• Feedback opposes testing new lane
    April 07,2014
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    Feedback opposes

    testing new lane

    I’d like to take a couple of minutes to, first of all, thank the voters of the city of Rutland for your support and confidence on Town Meeting Day. I am looking forward to a busy and productive year for the Board of Aldermen.

    As of this writing, the city is facing a decision with regard to paving and striping on Woodstock Avenue as part of a much bigger project that is known as the Routes 4 and 7 Project. I have been involved in the overall project dating back to my early years on the Board of Aldermen and in the Vermont state Legislature. The question is, should the city go ahead with a test striping of Woodstock Avenue in May after the first layer of pavement is put down, and whether to make it permanent. The Board of Highway Commissioners, made up of the mayor, commissioner of public works and Board of Aldermen president, has the final decision.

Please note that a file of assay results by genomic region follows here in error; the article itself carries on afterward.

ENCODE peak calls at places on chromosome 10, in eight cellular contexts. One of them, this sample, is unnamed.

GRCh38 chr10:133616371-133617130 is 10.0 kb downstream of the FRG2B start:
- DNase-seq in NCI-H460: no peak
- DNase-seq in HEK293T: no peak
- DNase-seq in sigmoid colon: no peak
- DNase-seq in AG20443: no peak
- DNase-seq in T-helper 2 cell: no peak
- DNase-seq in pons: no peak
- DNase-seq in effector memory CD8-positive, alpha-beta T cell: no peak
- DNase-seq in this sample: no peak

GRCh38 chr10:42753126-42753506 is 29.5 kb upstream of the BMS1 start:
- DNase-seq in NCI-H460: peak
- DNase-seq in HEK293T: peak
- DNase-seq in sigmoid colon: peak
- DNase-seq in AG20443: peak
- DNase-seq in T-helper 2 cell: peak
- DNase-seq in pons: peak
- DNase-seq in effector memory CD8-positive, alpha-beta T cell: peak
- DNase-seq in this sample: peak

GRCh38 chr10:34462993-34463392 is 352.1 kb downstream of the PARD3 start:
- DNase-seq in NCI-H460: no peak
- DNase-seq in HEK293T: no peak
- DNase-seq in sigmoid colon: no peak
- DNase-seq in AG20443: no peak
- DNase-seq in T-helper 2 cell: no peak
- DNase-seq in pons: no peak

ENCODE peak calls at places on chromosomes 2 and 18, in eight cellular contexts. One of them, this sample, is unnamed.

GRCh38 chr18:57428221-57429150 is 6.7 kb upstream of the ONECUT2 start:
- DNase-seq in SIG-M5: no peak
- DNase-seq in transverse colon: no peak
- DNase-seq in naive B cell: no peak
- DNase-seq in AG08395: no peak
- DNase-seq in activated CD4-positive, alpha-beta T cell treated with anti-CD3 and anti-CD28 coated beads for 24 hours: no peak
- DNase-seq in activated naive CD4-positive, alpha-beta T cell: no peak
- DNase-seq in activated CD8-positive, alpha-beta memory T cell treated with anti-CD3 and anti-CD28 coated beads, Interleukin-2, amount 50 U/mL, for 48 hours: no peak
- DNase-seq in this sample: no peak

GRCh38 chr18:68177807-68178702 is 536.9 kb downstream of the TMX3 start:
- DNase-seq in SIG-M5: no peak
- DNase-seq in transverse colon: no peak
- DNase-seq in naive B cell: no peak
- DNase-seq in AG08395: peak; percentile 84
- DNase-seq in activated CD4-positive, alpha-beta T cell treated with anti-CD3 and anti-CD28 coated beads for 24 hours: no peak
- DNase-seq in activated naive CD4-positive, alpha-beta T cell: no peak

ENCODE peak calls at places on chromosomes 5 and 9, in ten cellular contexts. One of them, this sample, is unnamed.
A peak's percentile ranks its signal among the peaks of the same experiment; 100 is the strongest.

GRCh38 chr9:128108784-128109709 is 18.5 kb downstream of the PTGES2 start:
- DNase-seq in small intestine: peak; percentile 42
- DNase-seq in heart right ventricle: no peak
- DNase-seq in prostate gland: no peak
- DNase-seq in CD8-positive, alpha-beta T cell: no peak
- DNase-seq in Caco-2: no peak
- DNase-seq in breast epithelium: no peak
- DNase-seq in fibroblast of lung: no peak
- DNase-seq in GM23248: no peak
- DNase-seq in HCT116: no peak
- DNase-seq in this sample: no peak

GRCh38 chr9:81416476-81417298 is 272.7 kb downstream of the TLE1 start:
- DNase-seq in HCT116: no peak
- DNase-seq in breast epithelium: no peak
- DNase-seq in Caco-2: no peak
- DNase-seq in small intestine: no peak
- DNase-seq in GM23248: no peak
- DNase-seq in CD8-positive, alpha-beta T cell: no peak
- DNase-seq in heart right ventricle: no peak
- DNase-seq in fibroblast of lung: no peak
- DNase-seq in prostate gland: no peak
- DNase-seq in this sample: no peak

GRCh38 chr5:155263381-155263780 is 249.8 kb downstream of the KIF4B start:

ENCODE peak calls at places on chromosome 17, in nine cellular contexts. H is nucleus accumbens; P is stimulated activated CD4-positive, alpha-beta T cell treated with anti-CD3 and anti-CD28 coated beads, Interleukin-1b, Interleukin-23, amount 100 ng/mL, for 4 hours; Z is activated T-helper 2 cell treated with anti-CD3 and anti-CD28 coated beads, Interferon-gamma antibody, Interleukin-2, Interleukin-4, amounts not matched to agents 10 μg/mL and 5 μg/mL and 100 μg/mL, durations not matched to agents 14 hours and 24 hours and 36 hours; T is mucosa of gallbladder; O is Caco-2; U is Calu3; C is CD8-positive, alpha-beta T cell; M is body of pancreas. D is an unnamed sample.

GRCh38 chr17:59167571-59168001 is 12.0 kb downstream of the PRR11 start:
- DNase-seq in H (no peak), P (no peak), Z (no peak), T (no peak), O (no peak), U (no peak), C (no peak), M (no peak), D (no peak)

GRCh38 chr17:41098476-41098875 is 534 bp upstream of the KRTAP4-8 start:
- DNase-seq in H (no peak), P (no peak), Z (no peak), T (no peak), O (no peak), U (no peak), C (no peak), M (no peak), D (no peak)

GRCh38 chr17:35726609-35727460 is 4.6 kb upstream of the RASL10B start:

The idea was initiated at the Rutland Regional Planning Commission and brought forward to the state and city of Rutland. The proposal was presented as a safety and traffic-calming measure, as part of a new policy called Complete Streets, which takes into account pedestrian and bicycles, as well as new safety initiatives. I believe the city agreed to the test to look at the safety aspect primarily, with bicycle lanes as a side issue.

    Because of the strong concerns expressed, and the fact that I was reluctant to go ahead in the first place, I am stating my opposition to the test. Many local businesses have voiced strong objections about the change. The police chief has public safety concerns, and the Fire Department, I know, is concerned also.

    I believe one of an alderman’s main jobs is to provide a voice for the taxpayers they serve. The feedback on this issue has been 10-1 against the idea. I cannot ignore the taxpayers and citizens of Rutland. Although my one vote on the Board of Highway Commissioners is not enough to stop the test, at least Rutlanders will be heard.

    Lastly, the city unequivocally has the last word and makes the decision about making the change permanent. Please keep your voices heard with city leadership.

    DAVE ALLAIRE

    (President, Rutland Board of Aldermen)

    Rutland
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